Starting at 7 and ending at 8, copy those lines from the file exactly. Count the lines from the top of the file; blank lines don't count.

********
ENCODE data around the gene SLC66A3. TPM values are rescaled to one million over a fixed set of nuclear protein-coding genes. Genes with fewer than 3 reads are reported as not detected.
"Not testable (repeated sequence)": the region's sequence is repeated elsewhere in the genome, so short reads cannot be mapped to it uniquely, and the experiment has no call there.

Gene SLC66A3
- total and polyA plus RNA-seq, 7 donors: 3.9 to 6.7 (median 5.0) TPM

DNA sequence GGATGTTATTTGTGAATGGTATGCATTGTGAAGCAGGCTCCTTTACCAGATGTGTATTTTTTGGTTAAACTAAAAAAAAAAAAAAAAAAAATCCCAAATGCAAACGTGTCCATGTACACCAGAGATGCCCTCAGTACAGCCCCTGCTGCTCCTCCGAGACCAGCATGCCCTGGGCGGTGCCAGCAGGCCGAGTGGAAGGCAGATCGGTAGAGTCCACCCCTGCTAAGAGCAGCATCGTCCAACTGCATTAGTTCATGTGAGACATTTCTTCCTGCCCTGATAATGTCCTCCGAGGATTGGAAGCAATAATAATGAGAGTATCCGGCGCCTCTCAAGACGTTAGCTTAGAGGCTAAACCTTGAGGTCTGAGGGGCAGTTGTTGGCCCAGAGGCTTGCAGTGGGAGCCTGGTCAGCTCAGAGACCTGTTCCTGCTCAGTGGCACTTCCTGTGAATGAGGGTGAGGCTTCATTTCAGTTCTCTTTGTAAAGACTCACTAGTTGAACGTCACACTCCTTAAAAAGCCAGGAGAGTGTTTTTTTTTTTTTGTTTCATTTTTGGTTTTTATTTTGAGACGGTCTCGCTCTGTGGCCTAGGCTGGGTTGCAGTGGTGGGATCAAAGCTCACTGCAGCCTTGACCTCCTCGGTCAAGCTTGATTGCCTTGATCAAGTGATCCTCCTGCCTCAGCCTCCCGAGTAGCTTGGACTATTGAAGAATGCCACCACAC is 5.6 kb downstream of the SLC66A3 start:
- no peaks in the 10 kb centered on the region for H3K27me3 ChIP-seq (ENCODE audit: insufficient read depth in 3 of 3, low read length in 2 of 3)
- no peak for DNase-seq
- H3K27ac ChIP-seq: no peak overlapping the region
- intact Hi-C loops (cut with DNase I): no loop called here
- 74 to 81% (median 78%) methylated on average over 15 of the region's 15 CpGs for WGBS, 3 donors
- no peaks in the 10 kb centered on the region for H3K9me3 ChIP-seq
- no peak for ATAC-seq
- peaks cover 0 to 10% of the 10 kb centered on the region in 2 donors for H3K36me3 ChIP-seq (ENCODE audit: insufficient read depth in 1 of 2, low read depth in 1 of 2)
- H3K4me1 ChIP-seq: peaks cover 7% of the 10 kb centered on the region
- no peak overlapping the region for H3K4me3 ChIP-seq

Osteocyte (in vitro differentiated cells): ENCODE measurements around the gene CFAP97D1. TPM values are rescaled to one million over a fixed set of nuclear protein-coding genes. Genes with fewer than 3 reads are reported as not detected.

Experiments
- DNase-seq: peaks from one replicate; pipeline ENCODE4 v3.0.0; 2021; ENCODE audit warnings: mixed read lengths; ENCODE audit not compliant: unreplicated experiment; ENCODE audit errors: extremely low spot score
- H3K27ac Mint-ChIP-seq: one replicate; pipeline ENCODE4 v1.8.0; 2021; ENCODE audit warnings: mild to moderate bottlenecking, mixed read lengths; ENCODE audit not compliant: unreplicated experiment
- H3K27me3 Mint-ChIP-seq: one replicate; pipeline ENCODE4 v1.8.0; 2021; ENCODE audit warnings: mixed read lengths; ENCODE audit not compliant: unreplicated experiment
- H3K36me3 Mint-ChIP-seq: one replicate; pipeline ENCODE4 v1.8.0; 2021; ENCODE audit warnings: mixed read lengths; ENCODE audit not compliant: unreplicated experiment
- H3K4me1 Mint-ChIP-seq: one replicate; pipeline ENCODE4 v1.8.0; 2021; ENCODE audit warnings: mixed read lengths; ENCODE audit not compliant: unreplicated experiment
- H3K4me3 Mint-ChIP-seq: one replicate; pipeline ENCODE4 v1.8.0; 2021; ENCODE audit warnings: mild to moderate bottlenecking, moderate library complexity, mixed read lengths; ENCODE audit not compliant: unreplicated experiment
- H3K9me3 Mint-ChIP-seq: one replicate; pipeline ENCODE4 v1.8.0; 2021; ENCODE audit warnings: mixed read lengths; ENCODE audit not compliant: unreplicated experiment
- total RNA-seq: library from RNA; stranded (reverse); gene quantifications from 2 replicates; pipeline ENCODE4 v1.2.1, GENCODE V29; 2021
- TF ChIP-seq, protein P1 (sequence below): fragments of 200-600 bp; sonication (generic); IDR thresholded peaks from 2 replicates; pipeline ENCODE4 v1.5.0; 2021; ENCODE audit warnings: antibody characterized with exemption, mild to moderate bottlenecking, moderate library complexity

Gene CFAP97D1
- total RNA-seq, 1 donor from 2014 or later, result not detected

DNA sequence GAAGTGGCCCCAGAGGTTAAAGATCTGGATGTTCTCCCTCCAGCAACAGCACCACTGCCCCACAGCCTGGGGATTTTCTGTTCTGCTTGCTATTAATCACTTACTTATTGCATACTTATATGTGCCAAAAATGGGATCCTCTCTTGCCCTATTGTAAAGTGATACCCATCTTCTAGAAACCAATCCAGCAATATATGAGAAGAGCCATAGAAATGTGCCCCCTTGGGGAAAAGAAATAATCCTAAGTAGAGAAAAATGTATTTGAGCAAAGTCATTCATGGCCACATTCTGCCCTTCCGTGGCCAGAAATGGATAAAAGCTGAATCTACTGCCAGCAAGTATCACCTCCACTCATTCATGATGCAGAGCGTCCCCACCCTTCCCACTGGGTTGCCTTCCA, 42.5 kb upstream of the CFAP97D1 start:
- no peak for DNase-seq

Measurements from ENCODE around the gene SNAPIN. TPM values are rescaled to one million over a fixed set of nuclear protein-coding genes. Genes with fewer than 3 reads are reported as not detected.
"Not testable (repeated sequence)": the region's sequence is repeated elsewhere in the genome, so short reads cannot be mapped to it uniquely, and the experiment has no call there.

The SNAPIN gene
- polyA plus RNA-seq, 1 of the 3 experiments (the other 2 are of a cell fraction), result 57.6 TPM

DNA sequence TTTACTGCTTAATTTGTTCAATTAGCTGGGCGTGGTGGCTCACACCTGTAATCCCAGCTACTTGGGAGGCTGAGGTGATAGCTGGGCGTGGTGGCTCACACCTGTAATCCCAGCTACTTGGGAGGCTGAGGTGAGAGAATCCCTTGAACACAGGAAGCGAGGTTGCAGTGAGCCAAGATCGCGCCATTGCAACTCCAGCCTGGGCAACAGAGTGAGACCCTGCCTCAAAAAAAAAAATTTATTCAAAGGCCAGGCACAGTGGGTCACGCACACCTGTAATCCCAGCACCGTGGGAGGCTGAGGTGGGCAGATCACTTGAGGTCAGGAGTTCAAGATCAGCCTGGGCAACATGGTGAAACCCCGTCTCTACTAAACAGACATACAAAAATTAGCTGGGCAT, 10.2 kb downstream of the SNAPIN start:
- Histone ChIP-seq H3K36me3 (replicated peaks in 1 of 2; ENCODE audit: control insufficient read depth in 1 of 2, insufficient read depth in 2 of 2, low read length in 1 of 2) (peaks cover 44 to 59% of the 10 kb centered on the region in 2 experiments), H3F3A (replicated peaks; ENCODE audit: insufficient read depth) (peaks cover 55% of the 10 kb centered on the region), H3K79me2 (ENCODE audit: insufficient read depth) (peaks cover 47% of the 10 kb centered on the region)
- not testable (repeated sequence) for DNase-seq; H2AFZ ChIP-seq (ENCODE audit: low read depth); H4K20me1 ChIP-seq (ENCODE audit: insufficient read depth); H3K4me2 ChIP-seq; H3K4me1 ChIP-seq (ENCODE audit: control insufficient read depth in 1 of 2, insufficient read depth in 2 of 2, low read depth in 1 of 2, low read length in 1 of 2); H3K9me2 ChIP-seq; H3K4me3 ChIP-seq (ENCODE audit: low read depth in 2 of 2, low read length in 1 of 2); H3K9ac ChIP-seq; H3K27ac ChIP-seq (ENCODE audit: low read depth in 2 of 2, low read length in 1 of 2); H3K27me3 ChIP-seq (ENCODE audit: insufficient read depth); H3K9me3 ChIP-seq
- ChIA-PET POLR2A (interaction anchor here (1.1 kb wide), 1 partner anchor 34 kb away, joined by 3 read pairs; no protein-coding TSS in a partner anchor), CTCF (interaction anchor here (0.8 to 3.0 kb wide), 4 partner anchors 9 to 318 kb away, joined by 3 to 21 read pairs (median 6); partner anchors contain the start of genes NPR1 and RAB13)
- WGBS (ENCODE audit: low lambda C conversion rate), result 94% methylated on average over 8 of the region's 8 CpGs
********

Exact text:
- no peak for DNase-seq
- H3K27ac ChIP-seq: no peak overlapping the region